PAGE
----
Ideas for Using  “Documenting the Face of America: Roy Stryker And The FSA/OWI Photographers” In The Classroom
written by Frank W. Baker, media education consultant,
© 2008


in the classroom


Link to teaching


Pre and post
viewing questions



Related lesson plans


Media Literacy, Documentaries & Critical Viewing Skills


Visual Literacy

Locating FSA








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Visual Literacy (see also Frank Baker's Visual literacy web site)

Too often, students tend to believe everything they see.  Critical thinking (and viewing) about media messages, such as photographs, is a crucial skill in the 21st century. Teachers should use photographic images to help students explore the language of photography. Reading photos is an
important skill which will help them better appreciate print texts.  So what is visual literacy?

“Visual literacy is the ability to find meaning in imagery. It involves a set of skills ranging from simple identification—naming what one sees—to complex interpretation of contextual, metaphoric and philosophical levels. Many aspects of cognition are called upon, such as personal association,
questioning, speculating, analyzing, fact-finding, and categorizing.”

       Source: P. Yenawine (1997)  Thoughts on visual literacy, in J Flood, SB Heath, and D Lapp (Eds) Handbook of research on teaching literacy through the communicative and visual arts

Background readings:

Visual information literacy: reading a documentary photograph, Knowledge Quest, Volume 36, No 3 pp 7- 12 (ALA) January-February 2008

Using Documentary Photography Books with Reluctant Readers in the High School Library,
Knowledge Quest

Unshuttered lens: Dorothea Lange, documentary photography, and government work, 1935-1945.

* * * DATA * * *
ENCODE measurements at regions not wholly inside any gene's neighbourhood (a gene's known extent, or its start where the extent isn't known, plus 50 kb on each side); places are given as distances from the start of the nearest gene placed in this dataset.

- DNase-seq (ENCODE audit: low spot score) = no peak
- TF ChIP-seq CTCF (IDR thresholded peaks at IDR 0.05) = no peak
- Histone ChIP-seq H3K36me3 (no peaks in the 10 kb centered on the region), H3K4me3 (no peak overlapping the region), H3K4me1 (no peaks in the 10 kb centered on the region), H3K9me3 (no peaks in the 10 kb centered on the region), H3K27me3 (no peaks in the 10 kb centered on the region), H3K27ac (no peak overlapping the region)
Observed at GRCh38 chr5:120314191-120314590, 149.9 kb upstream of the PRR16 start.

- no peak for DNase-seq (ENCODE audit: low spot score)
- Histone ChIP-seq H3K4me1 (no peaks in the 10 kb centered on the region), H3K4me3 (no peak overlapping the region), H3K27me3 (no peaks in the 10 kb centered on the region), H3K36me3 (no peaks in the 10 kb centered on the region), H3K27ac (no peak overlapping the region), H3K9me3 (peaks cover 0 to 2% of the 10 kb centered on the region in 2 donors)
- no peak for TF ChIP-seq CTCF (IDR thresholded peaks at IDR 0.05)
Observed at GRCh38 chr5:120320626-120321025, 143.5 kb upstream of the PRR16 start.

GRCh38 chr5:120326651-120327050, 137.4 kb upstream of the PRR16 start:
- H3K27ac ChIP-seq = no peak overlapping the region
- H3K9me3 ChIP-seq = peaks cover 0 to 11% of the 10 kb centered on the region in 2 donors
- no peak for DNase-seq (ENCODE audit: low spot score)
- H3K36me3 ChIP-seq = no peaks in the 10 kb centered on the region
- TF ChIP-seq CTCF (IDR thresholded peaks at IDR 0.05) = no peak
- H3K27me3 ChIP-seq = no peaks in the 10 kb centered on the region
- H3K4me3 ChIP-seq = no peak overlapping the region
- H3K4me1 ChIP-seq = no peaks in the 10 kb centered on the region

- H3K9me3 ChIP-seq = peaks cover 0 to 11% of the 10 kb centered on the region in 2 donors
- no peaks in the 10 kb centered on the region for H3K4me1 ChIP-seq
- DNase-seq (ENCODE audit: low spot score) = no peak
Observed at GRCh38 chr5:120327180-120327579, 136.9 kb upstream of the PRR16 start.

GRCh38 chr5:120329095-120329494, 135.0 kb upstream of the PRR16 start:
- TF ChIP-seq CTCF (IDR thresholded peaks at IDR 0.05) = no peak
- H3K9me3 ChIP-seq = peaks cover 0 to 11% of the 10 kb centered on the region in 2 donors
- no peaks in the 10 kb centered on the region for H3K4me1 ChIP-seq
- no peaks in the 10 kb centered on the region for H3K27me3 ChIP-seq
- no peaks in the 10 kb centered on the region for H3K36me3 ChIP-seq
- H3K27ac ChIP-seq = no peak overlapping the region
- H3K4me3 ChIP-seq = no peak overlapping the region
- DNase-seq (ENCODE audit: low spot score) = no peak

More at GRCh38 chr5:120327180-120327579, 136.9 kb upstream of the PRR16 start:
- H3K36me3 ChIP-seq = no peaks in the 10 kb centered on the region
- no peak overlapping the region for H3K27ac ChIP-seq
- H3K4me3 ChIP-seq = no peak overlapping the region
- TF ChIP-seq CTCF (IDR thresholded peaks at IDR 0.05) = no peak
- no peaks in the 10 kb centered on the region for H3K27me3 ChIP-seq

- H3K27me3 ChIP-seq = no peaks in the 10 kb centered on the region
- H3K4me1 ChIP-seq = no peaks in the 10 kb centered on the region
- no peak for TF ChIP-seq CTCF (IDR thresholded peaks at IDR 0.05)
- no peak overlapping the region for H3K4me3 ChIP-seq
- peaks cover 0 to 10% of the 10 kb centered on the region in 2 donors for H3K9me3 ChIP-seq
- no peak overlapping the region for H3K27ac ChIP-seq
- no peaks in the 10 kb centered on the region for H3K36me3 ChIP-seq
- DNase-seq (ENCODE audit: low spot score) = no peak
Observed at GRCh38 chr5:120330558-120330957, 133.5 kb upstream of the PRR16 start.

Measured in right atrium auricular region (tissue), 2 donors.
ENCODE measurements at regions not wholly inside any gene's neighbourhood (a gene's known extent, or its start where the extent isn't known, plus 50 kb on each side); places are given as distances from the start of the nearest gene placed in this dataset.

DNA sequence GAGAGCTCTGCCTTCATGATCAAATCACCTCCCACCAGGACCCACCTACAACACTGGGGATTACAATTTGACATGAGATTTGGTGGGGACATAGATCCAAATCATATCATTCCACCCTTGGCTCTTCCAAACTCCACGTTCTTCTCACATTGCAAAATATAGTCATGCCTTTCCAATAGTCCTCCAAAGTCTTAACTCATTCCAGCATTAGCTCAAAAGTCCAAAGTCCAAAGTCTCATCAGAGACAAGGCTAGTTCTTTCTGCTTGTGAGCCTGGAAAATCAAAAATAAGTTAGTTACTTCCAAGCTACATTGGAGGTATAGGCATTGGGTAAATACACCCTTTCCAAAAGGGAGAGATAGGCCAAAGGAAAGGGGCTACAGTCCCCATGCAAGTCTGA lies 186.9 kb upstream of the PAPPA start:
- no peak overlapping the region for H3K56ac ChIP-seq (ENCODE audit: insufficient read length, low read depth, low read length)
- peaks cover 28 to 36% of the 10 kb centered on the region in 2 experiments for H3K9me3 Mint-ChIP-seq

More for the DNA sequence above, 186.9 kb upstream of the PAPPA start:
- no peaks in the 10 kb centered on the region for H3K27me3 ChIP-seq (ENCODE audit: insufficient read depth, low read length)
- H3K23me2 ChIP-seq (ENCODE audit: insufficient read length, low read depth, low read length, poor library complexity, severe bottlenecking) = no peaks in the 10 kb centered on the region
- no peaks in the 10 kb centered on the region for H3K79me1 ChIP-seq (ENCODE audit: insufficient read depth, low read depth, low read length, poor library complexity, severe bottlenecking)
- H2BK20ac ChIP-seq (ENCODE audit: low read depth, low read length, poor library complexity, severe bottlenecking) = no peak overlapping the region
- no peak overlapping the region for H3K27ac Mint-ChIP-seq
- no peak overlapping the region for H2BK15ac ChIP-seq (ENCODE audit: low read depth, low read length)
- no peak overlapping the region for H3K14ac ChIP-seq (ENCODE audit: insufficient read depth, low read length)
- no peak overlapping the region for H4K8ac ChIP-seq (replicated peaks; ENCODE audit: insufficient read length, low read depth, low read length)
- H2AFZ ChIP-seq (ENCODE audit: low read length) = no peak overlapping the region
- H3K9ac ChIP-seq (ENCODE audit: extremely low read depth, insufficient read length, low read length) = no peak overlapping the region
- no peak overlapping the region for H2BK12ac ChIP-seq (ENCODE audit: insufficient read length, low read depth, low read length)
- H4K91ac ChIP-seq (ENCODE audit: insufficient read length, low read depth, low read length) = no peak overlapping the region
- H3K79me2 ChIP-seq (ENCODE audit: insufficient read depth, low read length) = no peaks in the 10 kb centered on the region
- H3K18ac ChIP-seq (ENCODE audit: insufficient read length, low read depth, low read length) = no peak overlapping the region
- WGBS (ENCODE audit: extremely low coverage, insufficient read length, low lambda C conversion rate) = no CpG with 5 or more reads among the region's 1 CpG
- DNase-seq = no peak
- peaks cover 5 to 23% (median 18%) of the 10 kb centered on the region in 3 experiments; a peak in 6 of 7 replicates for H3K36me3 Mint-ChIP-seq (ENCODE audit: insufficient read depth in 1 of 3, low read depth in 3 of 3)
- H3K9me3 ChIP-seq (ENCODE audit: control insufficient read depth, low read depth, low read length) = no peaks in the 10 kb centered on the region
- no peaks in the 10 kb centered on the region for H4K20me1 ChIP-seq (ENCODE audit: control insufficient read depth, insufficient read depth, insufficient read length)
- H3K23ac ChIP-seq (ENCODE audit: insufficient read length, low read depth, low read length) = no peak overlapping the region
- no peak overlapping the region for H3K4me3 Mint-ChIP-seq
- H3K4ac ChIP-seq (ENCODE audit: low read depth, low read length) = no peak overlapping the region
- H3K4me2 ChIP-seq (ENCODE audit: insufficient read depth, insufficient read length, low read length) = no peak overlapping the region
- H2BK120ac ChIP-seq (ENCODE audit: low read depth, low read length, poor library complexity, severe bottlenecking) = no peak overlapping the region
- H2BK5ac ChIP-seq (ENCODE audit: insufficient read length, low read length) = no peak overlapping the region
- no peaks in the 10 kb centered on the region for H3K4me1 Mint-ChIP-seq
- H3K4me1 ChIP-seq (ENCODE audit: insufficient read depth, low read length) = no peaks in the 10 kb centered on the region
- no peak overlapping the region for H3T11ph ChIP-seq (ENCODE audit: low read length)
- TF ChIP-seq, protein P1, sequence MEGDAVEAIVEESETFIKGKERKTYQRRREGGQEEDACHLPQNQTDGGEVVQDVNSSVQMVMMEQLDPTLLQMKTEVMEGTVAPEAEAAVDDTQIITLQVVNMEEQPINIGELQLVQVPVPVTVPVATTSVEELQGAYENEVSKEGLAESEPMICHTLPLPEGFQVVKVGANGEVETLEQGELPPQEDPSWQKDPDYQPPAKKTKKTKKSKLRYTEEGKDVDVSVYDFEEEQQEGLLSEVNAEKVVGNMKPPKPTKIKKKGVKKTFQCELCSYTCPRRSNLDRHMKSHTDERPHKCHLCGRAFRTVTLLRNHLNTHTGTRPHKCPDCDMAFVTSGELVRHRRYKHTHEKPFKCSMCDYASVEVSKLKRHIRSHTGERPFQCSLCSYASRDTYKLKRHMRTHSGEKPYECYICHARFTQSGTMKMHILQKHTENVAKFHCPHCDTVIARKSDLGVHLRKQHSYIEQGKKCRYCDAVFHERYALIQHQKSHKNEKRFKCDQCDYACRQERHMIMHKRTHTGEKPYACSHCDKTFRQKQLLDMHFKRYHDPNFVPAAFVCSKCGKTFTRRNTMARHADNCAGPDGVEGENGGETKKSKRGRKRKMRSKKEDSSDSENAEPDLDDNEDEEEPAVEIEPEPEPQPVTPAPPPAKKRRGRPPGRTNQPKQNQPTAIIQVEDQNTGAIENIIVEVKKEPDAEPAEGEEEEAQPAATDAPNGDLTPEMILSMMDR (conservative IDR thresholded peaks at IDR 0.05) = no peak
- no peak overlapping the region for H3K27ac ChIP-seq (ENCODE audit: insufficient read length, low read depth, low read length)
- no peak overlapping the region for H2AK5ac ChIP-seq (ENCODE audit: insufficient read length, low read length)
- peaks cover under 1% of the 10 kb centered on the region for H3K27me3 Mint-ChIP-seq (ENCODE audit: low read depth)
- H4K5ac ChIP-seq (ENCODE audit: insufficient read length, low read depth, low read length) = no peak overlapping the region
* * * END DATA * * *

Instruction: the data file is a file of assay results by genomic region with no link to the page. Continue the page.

Teaching History: A Journal of Methods, March 22, 2008

Placing History: Ch. 4 Scaling The Dust Bowl (from Past Time, Past Place)

Strategies for Analyzing Visual Images
(this can be printed out and used as a single page handout for helping students begin to understand the language of photography)

1. Examine the image holistically
what does it represent? What is your initial reaction? Does it convey a message?

2. Consider the nature of the image
Is this a professional portrait or a candid press shot?
Was this video taken at a prepared ceremony or a spontaneous event?
Were people, images, or objects deliberately posed to make a statement?

3. Examine perspective
Is the subject depicted n close-up or at a distance?
Does the subject appear in control of the environment or does the background clash or dominate the frame?

4. Analyze contrasts and contexts
Is the background supportive, neutral, or hostile to the subject? Does the image
depict conflict or harmony?

5. Examine poses and body language of human figures
How are human figures depicted? What emotion do they seem to express?

6. Look for bias
Do you sense the photographers were trying to manipulate the people or events depicted, casting them in either a favorable or negative light?

7. Consider the larger context
Does the image offer a fair representation of a larger event or an isolated exception?

8. Review the image for possible manipulation
Could camera angles or retouching have altered what appears to be a record of actual events?

9. Consider the story the image seems to tell
What is the thesis of this image? What visual details or symbols help tell the story?

Source: Chapter 3, page 50, Critical Reading, “The Sundance Reader” (4th Ed, 2006) Mark Connelly, Thomson/Wadsworth